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Pitt football notebook: Week ten - The Pitt News

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Pitt football notebook: Week ten

Jordan+Whitehead+runs+in+the+first+of+his+two+touchdown+on+Saturday.++Heather+Tennant+%7C+Staff+Photographer
Jordan Whitehead runs in the first of his two touchdown on Saturday.  Heather Tennant | Staff Photographer

Jordan Whitehead runs in the first of his two touchdown on Saturday. Heather Tennant | Staff Photographer

Jordan Whitehead runs in the first of his two touchdown on Saturday. Heather Tennant | Staff Photographer

By Jeremy Tepper / Senior Staff Writer

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Coming off two consecutive losses, Pitt head coach Pat Narduzzi and his team will try to shape up for the final three games of the season, and continue to hunt for a Coastal title.

In that time, Narduzzi will have plenty to ponder, notably his usage on offense of Jordan Whitehead, as well as improving fundamentals. Narduzzi touched on those topics at his weekly press conference at Pitt’s Southside facilities in preparation for Saturday’s contest against Duke.

Working on the little things

After some recent struggles on the defensive line, Narduzzi discussed the specifics of the end and tackle positions.

Pointing to leverage and player’s mobility, Narduzzi described how his defensive tackles exhibited subpar footwork.

“Sometimes we may go on what we call a take move when a d-lineman’s going to go from this gap to this gap. He’s supposed to take a nice short step because they’re moving toward him,” Narduzzi said. “You take too big of a step and you go two gaps, it becomes a problem, and you have two open gaps.”

Then, for his defensive ends, the players have adjusted their footwork more so for rushing the passer at times, even though Narduzzi stresses that limiting the run is top priority.

“Some of the zone plays our defensive ends are working out instead of in. [That] may be good for pass rush but not necessarily for the run. You must stop the run first,” Narduzzi said.

Still, Narduzzi stresses that these are just fundamental things they can correct. He’s seen his players execute properly in practice and in some games as well —  he cited the Virginia Tech game as an example —  but they just need to do it more consistently.

“You could do them right in practice days but then go onto the game, then things happen,” Narduzzi said. “All the sudden they get a run on you. Sometimes you see where guys are trying to overcompensate.”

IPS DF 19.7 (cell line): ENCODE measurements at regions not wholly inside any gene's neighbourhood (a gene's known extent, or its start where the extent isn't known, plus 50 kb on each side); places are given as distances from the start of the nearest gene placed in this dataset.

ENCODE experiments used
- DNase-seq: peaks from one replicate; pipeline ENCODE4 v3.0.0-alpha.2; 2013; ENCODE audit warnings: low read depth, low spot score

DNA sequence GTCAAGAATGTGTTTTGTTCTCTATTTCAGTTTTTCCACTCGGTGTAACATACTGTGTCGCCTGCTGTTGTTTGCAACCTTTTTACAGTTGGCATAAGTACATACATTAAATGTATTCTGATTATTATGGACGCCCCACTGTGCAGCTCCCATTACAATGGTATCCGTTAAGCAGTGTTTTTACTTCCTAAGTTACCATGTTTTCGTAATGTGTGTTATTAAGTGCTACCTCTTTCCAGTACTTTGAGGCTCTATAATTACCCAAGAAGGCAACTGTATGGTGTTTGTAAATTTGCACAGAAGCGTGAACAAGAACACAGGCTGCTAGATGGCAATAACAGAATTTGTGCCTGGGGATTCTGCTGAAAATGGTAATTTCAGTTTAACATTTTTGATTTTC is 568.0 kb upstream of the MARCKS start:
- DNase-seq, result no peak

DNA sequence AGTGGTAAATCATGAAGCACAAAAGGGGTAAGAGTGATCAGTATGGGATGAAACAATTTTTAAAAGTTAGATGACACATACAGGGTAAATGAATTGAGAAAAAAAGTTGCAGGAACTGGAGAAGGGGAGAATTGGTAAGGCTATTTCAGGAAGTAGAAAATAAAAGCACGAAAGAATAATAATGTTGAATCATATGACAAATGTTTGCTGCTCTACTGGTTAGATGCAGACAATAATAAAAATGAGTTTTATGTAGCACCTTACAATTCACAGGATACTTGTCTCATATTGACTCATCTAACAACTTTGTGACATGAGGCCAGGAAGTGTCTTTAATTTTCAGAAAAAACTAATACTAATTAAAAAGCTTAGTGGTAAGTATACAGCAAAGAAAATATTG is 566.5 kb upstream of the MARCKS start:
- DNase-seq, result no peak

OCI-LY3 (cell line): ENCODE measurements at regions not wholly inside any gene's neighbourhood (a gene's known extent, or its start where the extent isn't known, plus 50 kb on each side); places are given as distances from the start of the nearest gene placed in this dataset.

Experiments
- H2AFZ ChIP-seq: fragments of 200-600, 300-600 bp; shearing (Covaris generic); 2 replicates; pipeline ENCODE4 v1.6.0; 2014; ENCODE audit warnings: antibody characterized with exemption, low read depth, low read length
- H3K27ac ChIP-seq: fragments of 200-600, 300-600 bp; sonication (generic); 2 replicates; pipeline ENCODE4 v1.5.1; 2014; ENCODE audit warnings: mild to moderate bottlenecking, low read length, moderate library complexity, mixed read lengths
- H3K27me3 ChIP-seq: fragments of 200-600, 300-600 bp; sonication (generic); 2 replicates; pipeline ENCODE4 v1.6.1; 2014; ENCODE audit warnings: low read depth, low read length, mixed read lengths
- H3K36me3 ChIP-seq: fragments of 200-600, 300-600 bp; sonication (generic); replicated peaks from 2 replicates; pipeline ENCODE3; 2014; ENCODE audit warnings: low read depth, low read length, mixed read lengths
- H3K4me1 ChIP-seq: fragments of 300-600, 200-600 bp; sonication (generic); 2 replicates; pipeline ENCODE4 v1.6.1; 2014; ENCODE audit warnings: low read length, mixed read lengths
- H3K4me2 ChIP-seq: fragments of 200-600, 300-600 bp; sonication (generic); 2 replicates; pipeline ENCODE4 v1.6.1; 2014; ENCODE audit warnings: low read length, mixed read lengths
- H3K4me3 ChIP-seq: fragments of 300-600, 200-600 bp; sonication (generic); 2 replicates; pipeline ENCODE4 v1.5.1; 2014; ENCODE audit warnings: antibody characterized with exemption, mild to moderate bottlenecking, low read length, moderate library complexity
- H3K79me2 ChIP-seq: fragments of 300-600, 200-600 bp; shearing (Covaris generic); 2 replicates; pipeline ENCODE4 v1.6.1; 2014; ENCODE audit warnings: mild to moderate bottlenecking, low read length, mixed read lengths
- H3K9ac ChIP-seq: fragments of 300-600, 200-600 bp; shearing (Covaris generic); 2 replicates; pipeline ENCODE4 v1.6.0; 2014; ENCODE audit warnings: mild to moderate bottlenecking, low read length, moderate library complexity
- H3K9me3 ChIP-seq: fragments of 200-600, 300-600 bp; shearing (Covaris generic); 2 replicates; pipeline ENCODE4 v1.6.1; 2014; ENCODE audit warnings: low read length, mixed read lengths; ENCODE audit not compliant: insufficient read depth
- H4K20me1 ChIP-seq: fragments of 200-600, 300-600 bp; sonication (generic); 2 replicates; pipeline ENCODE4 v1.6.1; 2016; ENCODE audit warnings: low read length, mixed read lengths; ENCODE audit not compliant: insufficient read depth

Whitehead’s role

Leading up to the Notre Dame game, Jordan Whitehead mainly played as Pitt’s starting strong safety. Offensive coordinator Jim Chaney had begged Narduzzi to let him utilize Whitehead’s athleticism for weeks, and finally he got his wish.

“I told Coach Chaney, ‘You got [Whitehead].’ He’s like ‘Huh, I do? Really?’” Narduzzi said.

Narduzzi held off using Whitehead, as he wanted to wait until he felt he was comfortable on defense.

“At this point I think he knows what he’s doing on defense. He’s got a pretty good grasp of what he has to do back there,” Narduzzi said.

Whitehead took advantage of the opportunity, rushing for 27 yards and two touchdowns. What Narduzzi saw in Whitehead’s strong offensive play is excellent speed and quickness, as well as his innate skill to score.

“He has the ability to hit a small hole and get vertical and get in the end zone. Those are things we need,” Narduzzi said.

Still, Narduzzi stressed that the coaching staff must limit Whitehead’s usage on offense, as he looks at him as a defensive player first. As far as his prognostication going forward, Narduzzi said the plan is “a lot of defense and a little bit of offense.” That ratio will likely not change in the coming weeks or years, Narduzzi said.

“I think he’s a great player on defense too. Golly, he makes a ton of plays over there,” Narduzzi said. “If we don’t have him back there I wonder what the yards look like.”

Addressing deficiencies

Going into every game, Narduzzi asserted that he never believes his team is lacking substantially at any position. A glass half-full coach, he feels that they can overcome challenges with game planning.

“I don’t feel like we have a deficiency any week we go out there. We’re going to try to get our matchups, and we’ve got to make plays,” Narduzzi said.

Still, Narduzzi conceded he can’t necessarily address some talent or depth issues during the season. In that aspect, Narduzzi said he’s learned the past two weeks that his team doesn’t match up with the best.

“Obviously, we don’t [measure up]. We see some deficiencies and spots where we need to get better. We’ll address that in recruiting,” Narduzzi said.

Narduzzi said the Panthers need to bolster their running backs. Going into the Notre Dame game, Narduzzi said he and his team watched some of Pitt’s great plays against the Fighting Irish in the past. The footage revealed a trend, the plays were coming via impressive individual efforts by Pitt running backs.

“You have to have a guy back there that can be a playmaker,” Narduzzi said.

In the meantime, Narduzzi will stress fundamentals and execution. On both sides of the ball, he saw plenty of room for improvement.

“I think we had six or seven drops on offense and defensively we’ve got guys in a position to make plays,” Narduzzi said.

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Pitt football notebook: Week ten